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September 2, 2017 (San Diego) - The San Diego County District Attorney’s Office warned residents to be careful when donating to charities that promise to help victims of Hurricane Harvey in Texas. The DA’s Office is offering important consumer advice and information to avoid becoming a victim of charity scams.
“We have such a caring community in San Diego County that wants to help those in need during a crisis, like this latest natural disaster that’s taking such a toll in Texas and Louisiana,” DA Summer Stephan said. “Unfortunately, some people use times of crisis to take advantage of others. People who want to help the victims of Hurricane Harvey by donating to charities can protect themselves from scammers by watching out for red flags.”
When donating, it’s a best practice not to respond to any solicitation. Instead, if you are inclined to help – donate on your own to a known charity or help group that is known to assist in these types of events. If the solicitor persuades you to donate, don’t commit at that moment; check them out, first – then donate. Acting based upon a cold call is never wise.
Always do your research to avoid becoming a victim of a charity scam. The Federal Trade Commission has published important tips and information on how to do that, including a link to Charity Navigator, which has a list of organizations that are responding in the aftermath of the storm.
The FTC provides the following charity checklist of precautions to make sure your donation benefits the people and organizations you want to help:
- Ask for detailed information about the charity, including name, address, and telephone number.
- Get the exact name of the organization and do some research. Searching the name of the organization online – especially with the word “complaint(s)” or “scam”– is one way to learn about its reputation.
- Call the charity. Find out if the organization is aware of the solicitation and has authorized the use of its name. The organization’s development staff should be able to help you.
- Find out if the charity or fundraiser must be registered in your state by contacting the National Association of State Charity Officials.
- Check if the charity is trustworthy by contacting the Better Business Bureau’s (BBB) Wise Giving Alliance, Charity Navigator, Charity Watch, or GuideStar.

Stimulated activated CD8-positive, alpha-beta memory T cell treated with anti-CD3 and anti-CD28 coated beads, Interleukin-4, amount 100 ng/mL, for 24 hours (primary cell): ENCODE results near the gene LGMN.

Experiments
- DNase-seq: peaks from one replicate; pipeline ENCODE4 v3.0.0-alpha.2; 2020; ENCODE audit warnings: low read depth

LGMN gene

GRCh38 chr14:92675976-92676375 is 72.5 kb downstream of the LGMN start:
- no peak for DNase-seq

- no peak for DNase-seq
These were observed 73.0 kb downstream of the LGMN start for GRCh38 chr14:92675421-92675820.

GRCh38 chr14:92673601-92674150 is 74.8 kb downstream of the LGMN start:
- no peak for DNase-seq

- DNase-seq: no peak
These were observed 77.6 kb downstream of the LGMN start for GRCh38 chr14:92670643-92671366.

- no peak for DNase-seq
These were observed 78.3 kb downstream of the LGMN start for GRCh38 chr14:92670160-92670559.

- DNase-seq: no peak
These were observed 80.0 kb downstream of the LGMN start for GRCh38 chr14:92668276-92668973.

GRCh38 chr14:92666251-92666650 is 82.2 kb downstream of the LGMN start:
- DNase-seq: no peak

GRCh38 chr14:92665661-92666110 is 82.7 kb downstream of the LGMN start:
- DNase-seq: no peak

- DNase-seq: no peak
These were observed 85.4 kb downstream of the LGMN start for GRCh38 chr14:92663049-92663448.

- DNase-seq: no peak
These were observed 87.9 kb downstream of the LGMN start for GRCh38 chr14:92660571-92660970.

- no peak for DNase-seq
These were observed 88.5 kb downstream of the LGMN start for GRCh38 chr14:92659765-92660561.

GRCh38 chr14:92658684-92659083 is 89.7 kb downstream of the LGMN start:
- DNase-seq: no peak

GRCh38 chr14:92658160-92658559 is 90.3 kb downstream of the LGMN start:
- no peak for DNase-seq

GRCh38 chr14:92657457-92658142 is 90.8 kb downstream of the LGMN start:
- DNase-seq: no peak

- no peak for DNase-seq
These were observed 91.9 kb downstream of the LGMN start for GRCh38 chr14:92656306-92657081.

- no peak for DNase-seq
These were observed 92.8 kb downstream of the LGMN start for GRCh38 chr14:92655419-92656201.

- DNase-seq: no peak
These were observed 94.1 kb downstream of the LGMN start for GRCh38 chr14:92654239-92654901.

- Ask if the caller is a paid fundraiser. If so, ask:
- The name of the charity they represent
- The percentage of your donation that will go to the charity
- How much will go to the actual cause to which you’re donating
- How much will go to the fundraiser
- Keep a record of your donations.
- Make an annual donation plan. That way, you can decide which causes to support and which reputable charities should receive your donations.
- Visit this Internal Revenue Service (IRS) webpage to find out which organizations are eligible to receive tax deductible contributions.
- Never send cash donations. For security and tax purposes, it’s best to pay by check – made payable to the charity – or by credit card.
- Never wire money to someone claiming to be a charity. Scammers often request donations to be wired because wiring money is like sending cash: once you send it, you can’t get it back.
- Do not provide your credit or check card number, bank account number or any personal information until you’ve thoroughly researched the charity.
- Be wary of charities that spring up too suddenly in response to current events and natural disasters. Even if they are legitimate, they probably don’t have the infrastructure to get the donations to the affected area or people.
- If a donation request comes from a group claiming to help your local community (for example, local police or firefighters), ask the local agency if they have heard of the group and are getting financial support.
- What about texting? If you text to donate, the charge will show up on your mobile phone bill. If you’ve asked your mobile phone provider to block premium text messages – texts that cost extra – then you won’t be able to donate this way.
The National Do Not Call Registry gives you a way to reduce telemarketing calls, but it exempts charities and political groups. However, if a fundraiser is calling on behalf of a charity, you may ask not to get any more calls from, or on behalf of, that specific charity. If those calls continue, the fundraiser may be subject to a fine.
If you think you’ve been the victim of a charity scam or if a fundraiser has violated Do Not Call rules, file a complaint with the Federal Trade Commission. Your complaints can help detect patterns of wrong-doing and lead to investigations and prosecutions.